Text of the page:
Other Superficial Mycoses
Pityriasis (tinea) versicolor occurs in tropical and temperate climates; it is characterizedby discrete areas of hypopigmentation or hyperpigmentation associated with induration and scaling. Lesions are found on the trunk and arms; some assume pigments ranging from pink to yellow-brown, hence the term versicolor. Members of the genus Malassezia, of which M. furfur is the most common, are the cause; these organisms can be seen in skin scrapings as clusters of budding yeast cells mixed with hyphae. They grow in the yeast form in culture media enriched with lipids.
Tinea nigra, another tropical infection, is characterized by brown to black macular le-sions, usually on the palms or soles. There is little inflammation or scaling, and the infection is confined to the stratum corneum. The cause, Hortaea werneckii, is a black-pigmented fungus found in soil and other environmental sites. Scrapings of the lesion show brown–black-pigmented septate hyphae. In culture initial growth is in the yeast form, with slow development of hyphal elements.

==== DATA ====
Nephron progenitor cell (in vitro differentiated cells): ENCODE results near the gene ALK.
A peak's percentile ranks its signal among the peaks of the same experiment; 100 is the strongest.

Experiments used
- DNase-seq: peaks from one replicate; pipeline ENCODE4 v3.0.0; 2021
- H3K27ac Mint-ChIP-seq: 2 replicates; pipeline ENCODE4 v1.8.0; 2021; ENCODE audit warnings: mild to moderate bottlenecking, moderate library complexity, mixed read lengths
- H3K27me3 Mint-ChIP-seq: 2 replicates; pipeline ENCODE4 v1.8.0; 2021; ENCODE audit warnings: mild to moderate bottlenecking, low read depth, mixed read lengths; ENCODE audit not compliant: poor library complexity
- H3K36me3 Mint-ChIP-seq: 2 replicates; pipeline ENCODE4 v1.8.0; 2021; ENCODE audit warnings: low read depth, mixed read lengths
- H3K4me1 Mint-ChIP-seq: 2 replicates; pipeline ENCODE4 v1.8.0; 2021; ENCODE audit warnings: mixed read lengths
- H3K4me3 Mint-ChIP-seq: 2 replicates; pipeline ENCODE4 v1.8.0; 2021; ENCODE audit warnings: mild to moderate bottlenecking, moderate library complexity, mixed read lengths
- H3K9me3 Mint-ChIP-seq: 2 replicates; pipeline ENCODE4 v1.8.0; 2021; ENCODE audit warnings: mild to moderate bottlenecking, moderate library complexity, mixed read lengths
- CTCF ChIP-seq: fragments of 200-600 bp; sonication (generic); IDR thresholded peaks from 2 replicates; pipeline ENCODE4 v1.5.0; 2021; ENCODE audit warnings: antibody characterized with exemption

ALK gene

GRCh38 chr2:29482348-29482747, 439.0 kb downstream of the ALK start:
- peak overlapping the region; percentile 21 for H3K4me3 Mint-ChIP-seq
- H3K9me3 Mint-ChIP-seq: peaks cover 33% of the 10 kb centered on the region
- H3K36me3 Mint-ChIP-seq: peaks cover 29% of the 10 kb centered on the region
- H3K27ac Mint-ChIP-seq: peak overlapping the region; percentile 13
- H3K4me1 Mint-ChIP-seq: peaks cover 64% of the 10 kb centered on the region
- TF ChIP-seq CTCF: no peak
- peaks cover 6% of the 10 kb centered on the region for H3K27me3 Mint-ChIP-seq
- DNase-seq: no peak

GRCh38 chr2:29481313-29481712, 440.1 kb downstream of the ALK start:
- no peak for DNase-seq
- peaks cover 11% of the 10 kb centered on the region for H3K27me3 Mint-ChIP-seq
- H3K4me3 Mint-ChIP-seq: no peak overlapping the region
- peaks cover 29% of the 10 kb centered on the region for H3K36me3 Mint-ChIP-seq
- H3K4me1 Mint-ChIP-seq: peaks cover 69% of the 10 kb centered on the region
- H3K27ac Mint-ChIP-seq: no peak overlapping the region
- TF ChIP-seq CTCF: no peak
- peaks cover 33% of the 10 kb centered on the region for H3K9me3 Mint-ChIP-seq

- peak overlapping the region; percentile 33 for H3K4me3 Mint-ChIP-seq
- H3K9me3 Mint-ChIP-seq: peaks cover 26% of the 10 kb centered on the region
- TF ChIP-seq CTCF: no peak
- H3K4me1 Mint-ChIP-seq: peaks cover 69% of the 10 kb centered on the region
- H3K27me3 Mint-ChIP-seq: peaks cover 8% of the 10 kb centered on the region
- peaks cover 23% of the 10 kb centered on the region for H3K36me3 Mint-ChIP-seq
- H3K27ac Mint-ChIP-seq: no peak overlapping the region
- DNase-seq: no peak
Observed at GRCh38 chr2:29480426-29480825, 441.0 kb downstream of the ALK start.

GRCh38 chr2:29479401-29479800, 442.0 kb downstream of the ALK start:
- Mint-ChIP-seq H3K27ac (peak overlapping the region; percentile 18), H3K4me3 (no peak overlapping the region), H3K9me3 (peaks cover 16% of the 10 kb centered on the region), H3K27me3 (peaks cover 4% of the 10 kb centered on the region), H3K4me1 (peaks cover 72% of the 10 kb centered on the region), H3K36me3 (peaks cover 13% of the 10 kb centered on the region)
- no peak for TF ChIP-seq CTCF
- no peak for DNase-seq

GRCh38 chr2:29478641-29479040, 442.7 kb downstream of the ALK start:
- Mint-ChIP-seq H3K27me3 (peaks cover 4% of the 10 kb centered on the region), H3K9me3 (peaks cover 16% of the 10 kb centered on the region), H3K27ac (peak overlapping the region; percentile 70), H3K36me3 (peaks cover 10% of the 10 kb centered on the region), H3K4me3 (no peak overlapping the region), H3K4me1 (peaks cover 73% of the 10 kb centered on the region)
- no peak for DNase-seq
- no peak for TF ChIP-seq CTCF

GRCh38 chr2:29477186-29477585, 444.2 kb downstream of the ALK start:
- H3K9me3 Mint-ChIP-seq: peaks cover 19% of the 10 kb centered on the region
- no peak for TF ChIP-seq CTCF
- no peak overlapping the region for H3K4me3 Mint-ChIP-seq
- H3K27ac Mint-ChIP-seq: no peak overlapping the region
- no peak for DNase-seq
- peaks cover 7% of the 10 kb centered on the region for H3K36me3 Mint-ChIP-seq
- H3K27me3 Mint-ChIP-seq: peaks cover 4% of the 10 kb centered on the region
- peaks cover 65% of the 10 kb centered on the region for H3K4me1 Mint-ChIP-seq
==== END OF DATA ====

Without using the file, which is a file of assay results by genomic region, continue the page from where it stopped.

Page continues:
Piedra is an infection of the hair characterized by black or white nodules attached tothe hair shaft. White piedra (caused by Trichosporon cutaneum) infects the shaft in hy-phal forms, which fragment with occasional buds. Black piedra (caused by Piedraia hor-tae) shows branched hyphae and ascospores in sections of the hair.
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